Authors such as Christian Kracht , Matthias Horx , Jörg Böckem , Helge Timmerberg , Marc Fischer , Michael Althen , Rainald Goetz , Eckhart Nickel , Christoph Scheuring , Olaf Dante Marx , Moritz von Uslar and Claudius Seidl worked under Markus Peichl's direction . The KGB also became popular - columnists Uwe Kopf , Peter Glaser and Maxim Biller . The archive, which was feared - in the time before the World Wide Web or at least its general availability - was headed by the music journalist Andreas Banaski . After Peichl's dismissal, his deputy Lucas Koch took over the magazine, then Jürgen Fischer , Michael Jürgs and, after his dismissal, the Austrian Walter Mayer took over as editor-in-chief.
Most employees soon moved to other media after the magazine ran out. Markus Peichl had with 0137 , the first daily talk show as well as the German version of MTV's The Real World , the Reality TV taken to Germany, today produces source? Talk Shows. Maxim Biller, Christian Kracht, Michael Althen and Claudius Seidl write for the FAZ , Andrian Kreye for the Süddeutsche Zeitung . Christoph Dallach and Thomas Hüetlin work for Spiegel , Moritz von Uslar is editor-in-chief of Liebling magazine , Alf Burchardt and Jochen Siemens for Stern , David Pfeifer was editor-in-chief of the Stern spin-off Konr @ d and Qvest magazine , Adriano Sack was editor-in-chief of Prinz and head of culture for Welt am Sonntag , Susanne Schneider is editor-in-chief at the Süddeutsche Zeitung magazine , Anne Urbauer is editor-in-chief of Liebling magazine , and Lisa Feldmann was editor-in-chief of the Swiss magazine Annabelle . Oliver Herrgesell , long-time head of the service, later became Bertelsmann AG's first press spokesman. The last editor-in-chief, Walter Mayer, was editor-in-chief of Bild am Sonntag from 2008 to 2013 .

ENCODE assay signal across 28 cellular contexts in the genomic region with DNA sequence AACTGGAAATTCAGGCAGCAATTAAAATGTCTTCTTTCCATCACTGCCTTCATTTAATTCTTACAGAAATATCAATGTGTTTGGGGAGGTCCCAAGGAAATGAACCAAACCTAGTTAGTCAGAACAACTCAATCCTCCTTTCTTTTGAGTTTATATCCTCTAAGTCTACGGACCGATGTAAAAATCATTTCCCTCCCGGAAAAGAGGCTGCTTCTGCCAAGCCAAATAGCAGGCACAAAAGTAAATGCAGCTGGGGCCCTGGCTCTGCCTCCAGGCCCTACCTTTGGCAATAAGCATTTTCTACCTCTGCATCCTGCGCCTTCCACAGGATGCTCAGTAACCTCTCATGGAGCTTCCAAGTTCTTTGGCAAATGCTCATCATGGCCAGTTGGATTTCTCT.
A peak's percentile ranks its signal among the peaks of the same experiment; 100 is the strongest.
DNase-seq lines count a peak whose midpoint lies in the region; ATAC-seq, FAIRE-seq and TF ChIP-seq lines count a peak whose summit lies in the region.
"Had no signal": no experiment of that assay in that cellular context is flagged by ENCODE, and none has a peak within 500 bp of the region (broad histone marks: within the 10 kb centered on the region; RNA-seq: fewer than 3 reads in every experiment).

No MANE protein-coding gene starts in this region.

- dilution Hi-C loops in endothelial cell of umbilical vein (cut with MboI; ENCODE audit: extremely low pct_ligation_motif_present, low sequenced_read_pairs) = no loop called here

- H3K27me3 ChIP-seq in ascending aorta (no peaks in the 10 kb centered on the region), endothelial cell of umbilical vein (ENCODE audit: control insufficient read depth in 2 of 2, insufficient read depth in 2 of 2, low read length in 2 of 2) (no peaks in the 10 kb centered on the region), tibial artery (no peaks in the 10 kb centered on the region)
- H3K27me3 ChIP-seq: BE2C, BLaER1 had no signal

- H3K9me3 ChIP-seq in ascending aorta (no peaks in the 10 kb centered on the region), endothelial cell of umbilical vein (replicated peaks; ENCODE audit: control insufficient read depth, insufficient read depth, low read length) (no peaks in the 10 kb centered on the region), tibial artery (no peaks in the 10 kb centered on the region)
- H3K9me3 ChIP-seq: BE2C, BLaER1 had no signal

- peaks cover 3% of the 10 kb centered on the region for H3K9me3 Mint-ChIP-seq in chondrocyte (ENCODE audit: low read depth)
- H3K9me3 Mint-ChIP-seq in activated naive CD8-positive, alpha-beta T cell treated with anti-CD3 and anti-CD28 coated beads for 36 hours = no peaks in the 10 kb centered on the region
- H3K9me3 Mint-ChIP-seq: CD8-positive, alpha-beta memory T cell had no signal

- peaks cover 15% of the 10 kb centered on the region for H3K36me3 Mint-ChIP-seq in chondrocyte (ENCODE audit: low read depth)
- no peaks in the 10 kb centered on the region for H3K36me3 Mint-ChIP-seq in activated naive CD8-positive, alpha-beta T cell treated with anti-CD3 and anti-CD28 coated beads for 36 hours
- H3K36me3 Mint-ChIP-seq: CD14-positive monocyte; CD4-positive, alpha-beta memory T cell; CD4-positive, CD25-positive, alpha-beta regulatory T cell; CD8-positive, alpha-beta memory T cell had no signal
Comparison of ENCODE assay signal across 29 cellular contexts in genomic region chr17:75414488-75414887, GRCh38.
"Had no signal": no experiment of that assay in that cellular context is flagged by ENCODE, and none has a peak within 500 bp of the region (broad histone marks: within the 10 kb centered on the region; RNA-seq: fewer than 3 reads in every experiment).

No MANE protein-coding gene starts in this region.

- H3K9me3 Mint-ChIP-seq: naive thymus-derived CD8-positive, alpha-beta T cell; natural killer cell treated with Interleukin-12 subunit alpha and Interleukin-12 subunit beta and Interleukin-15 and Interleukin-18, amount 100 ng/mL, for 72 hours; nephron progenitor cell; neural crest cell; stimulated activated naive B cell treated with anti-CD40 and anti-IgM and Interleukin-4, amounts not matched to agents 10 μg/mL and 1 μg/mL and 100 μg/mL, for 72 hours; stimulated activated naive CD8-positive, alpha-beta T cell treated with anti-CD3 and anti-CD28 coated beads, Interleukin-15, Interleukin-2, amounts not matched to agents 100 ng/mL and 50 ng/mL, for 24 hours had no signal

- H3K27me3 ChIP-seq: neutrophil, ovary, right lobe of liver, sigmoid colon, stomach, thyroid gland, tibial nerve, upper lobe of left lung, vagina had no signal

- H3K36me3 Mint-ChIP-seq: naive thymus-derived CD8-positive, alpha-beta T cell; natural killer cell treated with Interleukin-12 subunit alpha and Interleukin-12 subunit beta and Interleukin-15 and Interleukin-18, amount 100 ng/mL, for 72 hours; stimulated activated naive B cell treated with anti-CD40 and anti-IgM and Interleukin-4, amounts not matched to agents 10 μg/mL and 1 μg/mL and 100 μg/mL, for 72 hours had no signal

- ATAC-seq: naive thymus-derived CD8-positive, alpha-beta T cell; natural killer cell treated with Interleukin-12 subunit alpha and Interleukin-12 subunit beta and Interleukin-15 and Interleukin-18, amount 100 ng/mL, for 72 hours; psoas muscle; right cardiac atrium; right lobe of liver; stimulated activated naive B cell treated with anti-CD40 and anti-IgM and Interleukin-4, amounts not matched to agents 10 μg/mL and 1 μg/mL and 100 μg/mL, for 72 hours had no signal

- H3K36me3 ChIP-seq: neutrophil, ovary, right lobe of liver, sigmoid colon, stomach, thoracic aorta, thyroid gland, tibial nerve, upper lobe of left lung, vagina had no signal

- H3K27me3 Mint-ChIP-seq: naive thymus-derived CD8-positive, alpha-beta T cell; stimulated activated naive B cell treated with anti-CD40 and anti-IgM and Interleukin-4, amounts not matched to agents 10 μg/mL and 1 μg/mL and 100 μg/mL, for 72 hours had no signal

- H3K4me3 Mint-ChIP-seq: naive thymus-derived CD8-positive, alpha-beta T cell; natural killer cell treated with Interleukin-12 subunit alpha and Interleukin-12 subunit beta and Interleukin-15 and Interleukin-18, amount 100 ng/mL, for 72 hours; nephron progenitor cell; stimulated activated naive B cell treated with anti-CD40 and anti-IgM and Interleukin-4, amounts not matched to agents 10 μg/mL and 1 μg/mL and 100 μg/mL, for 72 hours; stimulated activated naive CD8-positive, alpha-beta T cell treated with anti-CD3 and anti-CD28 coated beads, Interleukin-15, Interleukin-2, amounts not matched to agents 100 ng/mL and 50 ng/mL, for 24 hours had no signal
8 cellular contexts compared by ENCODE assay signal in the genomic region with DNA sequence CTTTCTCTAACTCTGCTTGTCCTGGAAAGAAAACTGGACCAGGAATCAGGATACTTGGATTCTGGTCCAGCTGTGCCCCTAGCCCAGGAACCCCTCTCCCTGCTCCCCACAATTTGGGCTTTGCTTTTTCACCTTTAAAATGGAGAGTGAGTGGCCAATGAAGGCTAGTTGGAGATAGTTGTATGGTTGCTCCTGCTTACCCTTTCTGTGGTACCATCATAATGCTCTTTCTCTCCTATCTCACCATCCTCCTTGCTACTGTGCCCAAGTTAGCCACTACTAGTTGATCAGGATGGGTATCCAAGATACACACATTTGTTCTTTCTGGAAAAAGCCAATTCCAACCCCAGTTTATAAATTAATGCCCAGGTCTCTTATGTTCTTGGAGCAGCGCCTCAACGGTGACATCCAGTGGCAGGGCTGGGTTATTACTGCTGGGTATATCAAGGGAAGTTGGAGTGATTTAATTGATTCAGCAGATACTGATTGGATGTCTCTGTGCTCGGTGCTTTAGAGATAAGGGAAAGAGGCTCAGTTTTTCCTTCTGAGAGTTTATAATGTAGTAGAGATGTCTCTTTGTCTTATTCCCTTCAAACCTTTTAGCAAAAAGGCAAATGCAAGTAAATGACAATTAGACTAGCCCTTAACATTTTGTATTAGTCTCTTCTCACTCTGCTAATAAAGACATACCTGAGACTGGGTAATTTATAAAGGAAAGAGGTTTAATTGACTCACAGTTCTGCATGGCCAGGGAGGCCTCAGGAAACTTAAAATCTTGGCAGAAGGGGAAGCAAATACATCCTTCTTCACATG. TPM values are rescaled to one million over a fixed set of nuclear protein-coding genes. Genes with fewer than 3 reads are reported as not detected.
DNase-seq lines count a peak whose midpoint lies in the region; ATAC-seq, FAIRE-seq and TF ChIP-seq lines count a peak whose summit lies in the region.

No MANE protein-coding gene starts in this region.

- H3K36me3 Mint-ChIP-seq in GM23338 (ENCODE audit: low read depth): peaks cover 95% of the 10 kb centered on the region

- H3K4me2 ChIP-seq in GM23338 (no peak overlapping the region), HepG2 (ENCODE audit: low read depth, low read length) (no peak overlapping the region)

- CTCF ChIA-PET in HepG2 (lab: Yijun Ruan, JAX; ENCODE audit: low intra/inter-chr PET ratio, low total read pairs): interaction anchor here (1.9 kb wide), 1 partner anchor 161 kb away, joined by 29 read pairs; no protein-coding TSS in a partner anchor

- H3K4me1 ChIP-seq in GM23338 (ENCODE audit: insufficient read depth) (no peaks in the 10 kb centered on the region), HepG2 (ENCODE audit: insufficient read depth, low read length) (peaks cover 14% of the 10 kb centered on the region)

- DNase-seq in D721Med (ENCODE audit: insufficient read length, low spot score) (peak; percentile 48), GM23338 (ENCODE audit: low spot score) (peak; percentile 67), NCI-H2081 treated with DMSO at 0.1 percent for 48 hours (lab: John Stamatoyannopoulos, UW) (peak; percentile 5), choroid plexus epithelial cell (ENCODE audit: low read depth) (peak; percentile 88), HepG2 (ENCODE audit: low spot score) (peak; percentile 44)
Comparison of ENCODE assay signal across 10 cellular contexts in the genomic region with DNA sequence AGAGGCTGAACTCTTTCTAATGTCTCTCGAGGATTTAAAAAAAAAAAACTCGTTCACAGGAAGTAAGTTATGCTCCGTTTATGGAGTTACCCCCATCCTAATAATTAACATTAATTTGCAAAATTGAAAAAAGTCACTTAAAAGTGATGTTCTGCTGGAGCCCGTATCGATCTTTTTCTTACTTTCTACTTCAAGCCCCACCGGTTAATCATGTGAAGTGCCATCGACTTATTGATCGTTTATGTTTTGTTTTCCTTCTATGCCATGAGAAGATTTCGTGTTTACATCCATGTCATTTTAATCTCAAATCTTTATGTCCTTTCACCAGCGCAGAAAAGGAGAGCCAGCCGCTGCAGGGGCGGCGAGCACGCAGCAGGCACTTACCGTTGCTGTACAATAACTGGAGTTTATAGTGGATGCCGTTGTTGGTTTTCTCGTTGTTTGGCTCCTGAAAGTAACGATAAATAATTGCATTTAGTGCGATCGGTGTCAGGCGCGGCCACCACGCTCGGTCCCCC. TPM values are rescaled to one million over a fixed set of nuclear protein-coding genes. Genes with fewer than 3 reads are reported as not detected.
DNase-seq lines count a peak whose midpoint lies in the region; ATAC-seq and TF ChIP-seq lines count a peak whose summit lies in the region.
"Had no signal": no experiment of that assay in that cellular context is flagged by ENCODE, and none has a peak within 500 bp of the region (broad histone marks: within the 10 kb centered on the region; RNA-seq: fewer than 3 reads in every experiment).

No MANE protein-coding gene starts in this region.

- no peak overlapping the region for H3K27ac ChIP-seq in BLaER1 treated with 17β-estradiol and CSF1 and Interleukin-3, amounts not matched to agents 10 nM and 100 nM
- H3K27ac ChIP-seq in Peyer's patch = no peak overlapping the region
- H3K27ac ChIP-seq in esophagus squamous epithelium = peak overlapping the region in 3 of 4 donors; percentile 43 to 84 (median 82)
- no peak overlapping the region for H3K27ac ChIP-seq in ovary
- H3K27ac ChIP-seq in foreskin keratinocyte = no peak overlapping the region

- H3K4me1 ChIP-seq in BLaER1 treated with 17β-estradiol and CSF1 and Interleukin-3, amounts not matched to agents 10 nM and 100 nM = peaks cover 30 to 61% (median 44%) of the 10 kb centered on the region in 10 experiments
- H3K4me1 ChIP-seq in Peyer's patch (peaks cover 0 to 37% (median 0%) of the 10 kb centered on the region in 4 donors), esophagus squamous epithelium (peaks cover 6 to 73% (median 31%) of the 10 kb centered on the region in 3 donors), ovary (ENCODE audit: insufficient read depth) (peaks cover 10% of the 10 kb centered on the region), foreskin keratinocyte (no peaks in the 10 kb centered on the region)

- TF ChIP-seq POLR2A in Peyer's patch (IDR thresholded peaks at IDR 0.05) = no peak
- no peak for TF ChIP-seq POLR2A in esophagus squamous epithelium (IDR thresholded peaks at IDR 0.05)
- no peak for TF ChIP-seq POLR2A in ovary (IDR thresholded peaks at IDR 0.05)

No less exciting destinations awaited former advertising and publishing managers of the Tempo years. Christian Schlottau (publishing manager and advertising division manager from 1985 to 1993) went to Spiegel (1995–2009) and is now Marketing Director of the BURDA News Group. Michael Kramer (Polygram Songs Musikverlag) took over the management of the publishing house in 1991 from Christian Schlottau, but with his diversification concept (TEMPO Musiclabel) could not prevail with publisher Thomas Ganske and left the Jahreszeitenverlag after 18 months. After many years in the management of the TBWA advertising agency, Kramer now runs his own communications agency brand X GmbH. Ove Saffe - under Schlottau and Kramer's advertising manager Tempo - initially moved to the Heinrich Bauer Verlag, later to Berliner Verlag and Spiegel, as advertising manager, before he was appointed publishing director Stern, GEO and art at Gruner & Jahr in April 2004. Since September 2008, Saffe has been managing director of SPIEGEL-Verlag and managing director of manager magazin Verlagsgesellschaft.
The accusation of having "betrayed" the seriousness of the German media world as a pioneer of the fun society still clings to Tempo today. The "New Journalism", which has been cultivated in the USA as literary journalism in magazines such as New Yorker , Vanity Fair or Atlantic Monthly since the 1960s , is still considered dubious in Germany both in literature and in journalism. An accusation that the scandal surrounding the fake Hollywood interviews, which the ex- Tempo author Tom Kummer had sold to several German-language magazines, only cemented among the traditionalists.
- Andreas Hentschel: Tempo (1986–1996) - A decade from the perspective of a popular Zeitgeist magazine . GRIN Verlag , August 21, 2001, 166 pages
- Reinhard Mohr : Tempo Jubilee Issue: Das Ich-ich-ich-Magazin . Spiegel Online , December 8, 2006
- Bettina Röhl : Tempo - a Zeitgeist magazine 20 years after it was founded . In: Dummy , No. 3, June 22, 2004, published online November 28, 2006
- Jens Schröder: Speed. retromedia.de, December 8, 2006